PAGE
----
I got tired of the limits of
So I rolled my own and called it jsMsgbox. It can do nearly everything a native VBScript Msgbox can, including
full icon/buttons choices, control of the dialog title, and keyboard accessibility. Check it out..
In msgbox.js, path to js_msgbox.html will need to be adjusted to your application
(haven't found a way to make the path relative to the script file itself, rather than to the page which includes it).
Use these to compare to the value returned from the Msgbox function.
Unlike a real VBScript Msgbox, jsMsgbox can't accept the actual constants.
Instead, it takes a string of the constant names.
This may change in a future version (when I figure out how to pull apart bitwise "OR"-ed constants).
With particularly odd or large sizes of prompt text, there might be strange text flow artifacts
as the function tries to guess how large to make the dialog.
(Unfortunately there's just no good way to detect the true size used by text in the browser.) Update:jsMsgbox now resizes itself to the size of the text much more accurately.
A VBScript Msgbox disables the dialog window "X" button when vbAbortRetryIgnore is chosen (since cancel isn't an option).
jsMsgbox cannot do this.
The vbSystemModal constant has no effect. Only vbApplicationModal is possible (default).
XP SP2 Compatibility:
Unfortunately, Service Pack 2 for Windows XP slightly uglifies jsMsgbox when used on public websites. When run in IE's Internet Zone, jsMsgbox shows a status bar at the bottom (which look strange on a dialog). This is because SP2 now forces status bars on on all popup windows (ignoring the "status:no" directive), including the modal/modeless dialogs on which jsMsgbox relies (ref, ref). Note that this only happens in IE's Internet Zone, so Intranet web apps (which it's best for anyway) running in IE's Local Intranet or Trusted Zones are unaffected.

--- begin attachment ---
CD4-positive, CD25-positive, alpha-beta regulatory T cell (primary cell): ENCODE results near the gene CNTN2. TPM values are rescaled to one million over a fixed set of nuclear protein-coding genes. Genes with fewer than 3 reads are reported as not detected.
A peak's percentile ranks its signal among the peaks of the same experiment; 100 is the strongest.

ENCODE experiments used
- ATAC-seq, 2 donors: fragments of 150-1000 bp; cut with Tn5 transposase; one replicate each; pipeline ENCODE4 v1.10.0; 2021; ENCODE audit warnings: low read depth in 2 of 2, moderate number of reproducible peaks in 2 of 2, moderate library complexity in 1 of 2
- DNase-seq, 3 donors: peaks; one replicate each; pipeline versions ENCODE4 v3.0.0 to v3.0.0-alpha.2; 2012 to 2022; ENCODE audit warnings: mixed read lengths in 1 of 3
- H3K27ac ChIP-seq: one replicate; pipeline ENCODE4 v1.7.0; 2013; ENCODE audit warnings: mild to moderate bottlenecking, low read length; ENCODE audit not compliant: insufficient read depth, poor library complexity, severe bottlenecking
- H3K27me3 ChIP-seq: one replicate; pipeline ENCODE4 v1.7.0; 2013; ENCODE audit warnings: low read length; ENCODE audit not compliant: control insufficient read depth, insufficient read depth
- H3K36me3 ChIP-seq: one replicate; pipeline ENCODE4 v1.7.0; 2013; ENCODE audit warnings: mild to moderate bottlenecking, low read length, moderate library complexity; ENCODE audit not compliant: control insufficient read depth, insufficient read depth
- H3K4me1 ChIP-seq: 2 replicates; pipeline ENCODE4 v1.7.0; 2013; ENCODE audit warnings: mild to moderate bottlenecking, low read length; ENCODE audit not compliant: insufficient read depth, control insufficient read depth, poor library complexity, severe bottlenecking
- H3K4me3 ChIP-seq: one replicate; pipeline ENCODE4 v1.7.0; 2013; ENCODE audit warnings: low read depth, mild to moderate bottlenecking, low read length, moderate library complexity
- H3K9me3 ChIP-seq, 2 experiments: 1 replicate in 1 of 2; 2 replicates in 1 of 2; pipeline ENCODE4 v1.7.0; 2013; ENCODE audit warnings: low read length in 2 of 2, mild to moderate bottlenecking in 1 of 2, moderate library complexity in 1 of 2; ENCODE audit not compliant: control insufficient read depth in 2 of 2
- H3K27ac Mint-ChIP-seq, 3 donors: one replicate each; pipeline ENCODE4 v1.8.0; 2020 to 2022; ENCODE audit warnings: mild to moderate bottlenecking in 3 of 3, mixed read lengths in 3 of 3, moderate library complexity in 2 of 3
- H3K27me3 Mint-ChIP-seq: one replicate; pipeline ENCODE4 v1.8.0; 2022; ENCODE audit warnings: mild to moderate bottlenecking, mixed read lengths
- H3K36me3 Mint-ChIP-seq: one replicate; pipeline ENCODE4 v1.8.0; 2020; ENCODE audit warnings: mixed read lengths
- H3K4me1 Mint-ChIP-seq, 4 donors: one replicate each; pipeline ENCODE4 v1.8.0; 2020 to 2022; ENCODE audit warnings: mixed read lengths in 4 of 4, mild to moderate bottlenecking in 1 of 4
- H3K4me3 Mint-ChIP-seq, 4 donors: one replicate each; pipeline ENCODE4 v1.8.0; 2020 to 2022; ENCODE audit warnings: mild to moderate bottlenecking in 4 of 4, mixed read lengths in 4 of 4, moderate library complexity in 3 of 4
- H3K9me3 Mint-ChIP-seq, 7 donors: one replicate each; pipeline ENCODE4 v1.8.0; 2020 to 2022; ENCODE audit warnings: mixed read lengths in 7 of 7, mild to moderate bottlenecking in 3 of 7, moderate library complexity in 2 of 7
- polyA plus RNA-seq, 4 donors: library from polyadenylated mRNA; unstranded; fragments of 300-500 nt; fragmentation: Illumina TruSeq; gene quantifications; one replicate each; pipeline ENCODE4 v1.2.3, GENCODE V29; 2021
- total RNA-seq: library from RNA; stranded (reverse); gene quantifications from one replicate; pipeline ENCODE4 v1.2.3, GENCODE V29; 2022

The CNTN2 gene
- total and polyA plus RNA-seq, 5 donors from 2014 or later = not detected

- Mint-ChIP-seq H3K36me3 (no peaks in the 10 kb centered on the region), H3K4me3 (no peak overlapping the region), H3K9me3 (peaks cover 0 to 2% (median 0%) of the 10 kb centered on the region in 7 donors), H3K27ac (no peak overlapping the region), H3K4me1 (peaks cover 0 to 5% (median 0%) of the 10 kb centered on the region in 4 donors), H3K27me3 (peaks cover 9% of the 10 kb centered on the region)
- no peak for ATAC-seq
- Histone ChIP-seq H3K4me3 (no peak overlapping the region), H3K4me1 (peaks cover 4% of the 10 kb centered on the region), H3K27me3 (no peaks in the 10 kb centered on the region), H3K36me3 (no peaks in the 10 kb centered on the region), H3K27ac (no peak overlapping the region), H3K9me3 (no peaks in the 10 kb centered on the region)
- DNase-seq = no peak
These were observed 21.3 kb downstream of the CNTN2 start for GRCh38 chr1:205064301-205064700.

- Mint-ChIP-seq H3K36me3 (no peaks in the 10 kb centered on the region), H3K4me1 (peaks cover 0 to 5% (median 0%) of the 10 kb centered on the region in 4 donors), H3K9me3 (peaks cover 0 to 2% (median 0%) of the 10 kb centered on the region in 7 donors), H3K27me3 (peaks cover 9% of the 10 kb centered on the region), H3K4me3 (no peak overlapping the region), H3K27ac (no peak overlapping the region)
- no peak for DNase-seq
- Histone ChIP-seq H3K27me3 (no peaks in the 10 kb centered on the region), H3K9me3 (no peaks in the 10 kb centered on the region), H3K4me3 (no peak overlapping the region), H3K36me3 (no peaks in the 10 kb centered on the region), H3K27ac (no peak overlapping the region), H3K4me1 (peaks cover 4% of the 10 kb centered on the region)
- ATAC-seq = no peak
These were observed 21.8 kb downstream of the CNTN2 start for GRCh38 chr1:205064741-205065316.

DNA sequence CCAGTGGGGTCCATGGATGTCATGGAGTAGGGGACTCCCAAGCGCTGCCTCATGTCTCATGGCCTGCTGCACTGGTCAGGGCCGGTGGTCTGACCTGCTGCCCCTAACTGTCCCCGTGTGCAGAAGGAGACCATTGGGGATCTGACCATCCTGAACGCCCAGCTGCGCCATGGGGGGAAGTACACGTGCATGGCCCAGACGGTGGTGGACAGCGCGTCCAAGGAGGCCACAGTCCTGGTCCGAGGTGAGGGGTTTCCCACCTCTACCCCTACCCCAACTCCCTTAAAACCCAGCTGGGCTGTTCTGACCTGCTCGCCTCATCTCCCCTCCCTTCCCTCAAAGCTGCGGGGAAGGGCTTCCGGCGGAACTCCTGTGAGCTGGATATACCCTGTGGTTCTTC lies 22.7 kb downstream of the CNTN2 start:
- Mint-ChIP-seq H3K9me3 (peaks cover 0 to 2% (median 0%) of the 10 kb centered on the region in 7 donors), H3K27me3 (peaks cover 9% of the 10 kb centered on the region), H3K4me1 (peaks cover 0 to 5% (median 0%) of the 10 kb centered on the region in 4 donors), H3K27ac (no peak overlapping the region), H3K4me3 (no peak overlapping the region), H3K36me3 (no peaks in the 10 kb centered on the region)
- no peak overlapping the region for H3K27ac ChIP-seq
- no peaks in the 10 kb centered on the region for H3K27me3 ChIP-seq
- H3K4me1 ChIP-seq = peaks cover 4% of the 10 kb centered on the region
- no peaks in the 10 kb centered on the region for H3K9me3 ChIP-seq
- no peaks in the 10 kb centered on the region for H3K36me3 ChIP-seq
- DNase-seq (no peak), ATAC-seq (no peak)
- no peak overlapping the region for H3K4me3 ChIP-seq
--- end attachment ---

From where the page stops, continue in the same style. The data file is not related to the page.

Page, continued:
Update:jsMsgbox now automatically detects if it is likely to be affected by these changes, and pads the dialog's height to suit.
I wish there was a way to make jsMsgbox work in Firefox "and the rest," but those browsers sadly don't support window.showModalDialog(), by which this is accomplished. jsMsgbox shouldn't even be necessary, though, in this new heyday of client-strong web apps like Gmail, MSN Search, and A9. Highly conspicuous in their absence from the standard browser DOM are window.showModalDialog() and window.showModalDialog(), as well as a new window method like window.msgbox(). The benefit of having these be widely supported (and W3C standard) would be immense to client-strong web app authors.
(That's not even discussing DHTML behaviors or DSOs... And people wonder why there are so many IE-only web apps!).